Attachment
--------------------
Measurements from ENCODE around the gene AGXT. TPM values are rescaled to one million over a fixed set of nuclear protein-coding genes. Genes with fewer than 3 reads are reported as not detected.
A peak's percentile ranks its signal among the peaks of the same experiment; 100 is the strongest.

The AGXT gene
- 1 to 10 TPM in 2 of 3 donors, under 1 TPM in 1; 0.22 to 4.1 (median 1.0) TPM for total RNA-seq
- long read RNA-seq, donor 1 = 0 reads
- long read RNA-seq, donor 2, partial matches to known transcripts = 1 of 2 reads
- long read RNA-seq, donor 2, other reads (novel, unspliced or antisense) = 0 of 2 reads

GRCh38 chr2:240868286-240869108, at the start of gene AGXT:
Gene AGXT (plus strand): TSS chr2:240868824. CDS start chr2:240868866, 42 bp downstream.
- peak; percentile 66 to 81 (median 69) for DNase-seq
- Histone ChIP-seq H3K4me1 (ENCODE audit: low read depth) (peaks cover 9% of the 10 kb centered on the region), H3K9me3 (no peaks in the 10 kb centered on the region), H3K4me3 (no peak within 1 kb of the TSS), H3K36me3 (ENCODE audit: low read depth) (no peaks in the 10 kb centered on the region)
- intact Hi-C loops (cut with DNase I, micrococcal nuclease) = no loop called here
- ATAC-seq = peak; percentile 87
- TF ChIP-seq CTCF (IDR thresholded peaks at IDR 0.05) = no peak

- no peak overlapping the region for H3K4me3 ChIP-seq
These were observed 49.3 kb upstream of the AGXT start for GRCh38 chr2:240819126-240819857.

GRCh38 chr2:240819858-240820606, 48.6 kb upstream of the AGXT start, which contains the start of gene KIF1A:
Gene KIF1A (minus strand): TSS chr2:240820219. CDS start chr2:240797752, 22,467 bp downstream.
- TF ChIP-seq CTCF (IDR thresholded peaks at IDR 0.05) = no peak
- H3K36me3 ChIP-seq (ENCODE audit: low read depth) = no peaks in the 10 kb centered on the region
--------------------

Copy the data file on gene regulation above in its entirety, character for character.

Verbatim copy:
Measurements from ENCODE around the gene AGXT. TPM values are rescaled to one million over a fixed set of nuclear protein-coding genes. Genes with fewer than 3 reads are reported as not detected.
A peak's percentile ranks its signal among the peaks of the same experiment; 100 is the strongest.

The AGXT gene
- 1 to 10 TPM in 2 of 3 donors, under 1 TPM in 1; 0.22 to 4.1 (median 1.0) TPM for total RNA-seq
- long read RNA-seq, donor 1 = 0 reads
- long read RNA-seq, donor 2, partial matches to known transcripts = 1 of 2 reads
- long read RNA-seq, donor 2, other reads (novel, unspliced or antisense) = 0 of 2 reads

GRCh38 chr2:240868286-240869108, at the start of gene AGXT:
Gene AGXT (plus strand): TSS chr2:240868824. CDS start chr2:240868866, 42 bp downstream.
- peak; percentile 66 to 81 (median 69) for DNase-seq
- Histone ChIP-seq H3K4me1 (ENCODE audit: low read depth) (peaks cover 9% of the 10 kb centered on the region), H3K9me3 (no peaks in the 10 kb centered on the region), H3K4me3 (no peak within 1 kb of the TSS), H3K36me3 (ENCODE audit: low read depth) (no peaks in the 10 kb centered on the region)
- intact Hi-C loops (cut with DNase I, micrococcal nuclease) = no loop called here
- ATAC-seq = peak; percentile 87
- TF ChIP-seq CTCF (IDR thresholded peaks at IDR 0.05) = no peak

- no peak overlapping the region for H3K4me3 ChIP-seq
These were observed 49.3 kb upstream of the AGXT start for GRCh38 chr2:240819126-240819857.

GRCh38 chr2:240819858-240820606, 48.6 kb upstream of the AGXT start, which contains the start of gene KIF1A:
Gene KIF1A (minus strand): TSS chr2:240820219. CDS start chr2:240797752, 22,467 bp downstream.
- TF ChIP-seq CTCF (IDR thresholded peaks at IDR 0.05) = no peak
- H3K36me3 ChIP-seq (ENCODE audit: low read depth) = no peaks in the 10 kb centered on the region